Lanthanum is more commonly found in such mineral ores as monazite and bastnasite; both of these minerals can be composed of more than ¼ of lanthanum in the form of LnPO4 and LnCO3F. Lanthanum extraction and isolation is complex because it is difficult to separate it from the other compounds it occurs with; monazite also contains radioactive elements so it must be handled with caution. The isolation process of lanthanum begins with extracting the metal out in salt form from the ores with sulphuric acid, hydrochloric acid, and sodium hydroxide. Further isolation procedures involve complex techniques including solvent extractions and ion exchange chromatography.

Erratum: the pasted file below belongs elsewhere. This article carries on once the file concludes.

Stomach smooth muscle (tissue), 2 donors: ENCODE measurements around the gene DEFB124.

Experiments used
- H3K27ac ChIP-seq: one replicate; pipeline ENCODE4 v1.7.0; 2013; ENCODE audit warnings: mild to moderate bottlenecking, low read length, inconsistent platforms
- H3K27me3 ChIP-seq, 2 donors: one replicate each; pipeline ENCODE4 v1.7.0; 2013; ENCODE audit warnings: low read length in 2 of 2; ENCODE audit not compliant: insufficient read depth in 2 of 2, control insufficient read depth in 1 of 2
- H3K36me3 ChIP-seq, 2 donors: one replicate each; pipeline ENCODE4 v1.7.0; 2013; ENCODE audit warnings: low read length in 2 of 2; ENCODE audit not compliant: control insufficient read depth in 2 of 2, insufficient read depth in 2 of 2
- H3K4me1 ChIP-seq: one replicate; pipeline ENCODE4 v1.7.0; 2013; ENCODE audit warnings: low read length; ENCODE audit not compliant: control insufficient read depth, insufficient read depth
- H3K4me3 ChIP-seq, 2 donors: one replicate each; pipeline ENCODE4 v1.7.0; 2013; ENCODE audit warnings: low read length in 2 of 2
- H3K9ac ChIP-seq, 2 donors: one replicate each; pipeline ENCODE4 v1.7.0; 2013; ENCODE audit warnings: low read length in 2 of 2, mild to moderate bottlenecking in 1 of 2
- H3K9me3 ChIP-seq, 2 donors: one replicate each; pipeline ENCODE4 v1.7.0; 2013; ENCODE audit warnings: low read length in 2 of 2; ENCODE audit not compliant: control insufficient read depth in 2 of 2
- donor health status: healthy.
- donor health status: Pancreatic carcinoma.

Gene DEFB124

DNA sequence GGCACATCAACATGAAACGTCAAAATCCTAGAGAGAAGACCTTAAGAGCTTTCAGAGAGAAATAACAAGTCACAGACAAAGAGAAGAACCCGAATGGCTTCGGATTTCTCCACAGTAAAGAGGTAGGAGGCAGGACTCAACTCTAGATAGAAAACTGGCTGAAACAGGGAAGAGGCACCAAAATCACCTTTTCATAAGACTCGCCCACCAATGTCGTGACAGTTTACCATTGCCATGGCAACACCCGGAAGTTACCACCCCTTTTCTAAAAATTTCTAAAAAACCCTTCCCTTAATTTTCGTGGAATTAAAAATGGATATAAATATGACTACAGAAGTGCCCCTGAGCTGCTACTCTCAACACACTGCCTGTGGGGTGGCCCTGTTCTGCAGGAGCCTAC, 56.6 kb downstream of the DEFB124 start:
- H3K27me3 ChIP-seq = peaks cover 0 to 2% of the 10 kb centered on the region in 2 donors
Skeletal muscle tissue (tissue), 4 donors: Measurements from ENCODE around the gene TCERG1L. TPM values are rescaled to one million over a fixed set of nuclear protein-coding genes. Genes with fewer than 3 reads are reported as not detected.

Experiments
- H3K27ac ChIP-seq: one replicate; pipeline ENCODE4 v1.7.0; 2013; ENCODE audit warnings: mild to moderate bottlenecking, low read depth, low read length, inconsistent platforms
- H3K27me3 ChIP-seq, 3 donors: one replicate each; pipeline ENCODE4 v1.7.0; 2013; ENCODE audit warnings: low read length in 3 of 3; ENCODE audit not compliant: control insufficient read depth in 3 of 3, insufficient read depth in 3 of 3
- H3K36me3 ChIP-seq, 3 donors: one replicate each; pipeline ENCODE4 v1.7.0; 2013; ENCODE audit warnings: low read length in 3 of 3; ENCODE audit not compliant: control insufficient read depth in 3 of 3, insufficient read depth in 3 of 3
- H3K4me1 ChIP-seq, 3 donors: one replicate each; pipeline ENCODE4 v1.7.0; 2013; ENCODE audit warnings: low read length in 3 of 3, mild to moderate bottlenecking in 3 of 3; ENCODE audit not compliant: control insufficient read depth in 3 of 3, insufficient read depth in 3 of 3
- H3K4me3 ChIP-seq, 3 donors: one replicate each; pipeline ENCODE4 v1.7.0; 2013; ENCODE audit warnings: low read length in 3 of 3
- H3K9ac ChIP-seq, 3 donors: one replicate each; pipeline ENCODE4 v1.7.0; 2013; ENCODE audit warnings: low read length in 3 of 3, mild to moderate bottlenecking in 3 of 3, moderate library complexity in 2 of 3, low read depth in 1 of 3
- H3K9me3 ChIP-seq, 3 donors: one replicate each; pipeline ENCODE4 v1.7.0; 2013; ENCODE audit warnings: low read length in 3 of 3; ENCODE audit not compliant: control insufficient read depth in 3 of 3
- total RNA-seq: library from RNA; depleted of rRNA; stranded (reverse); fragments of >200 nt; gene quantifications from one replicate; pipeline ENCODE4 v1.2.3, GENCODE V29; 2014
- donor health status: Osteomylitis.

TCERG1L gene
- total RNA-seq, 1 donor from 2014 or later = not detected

Lanthanum can also be extracted from its fluoride by reacting it with metal calcium. Lanthanum fluoride undergoes a reduction reaction with pure calcium metal to form lanthanum and calcium fluoride. The isolation of lanthanum is rarely carried out on a small scale laboratory basis as the isolation process is just too complex.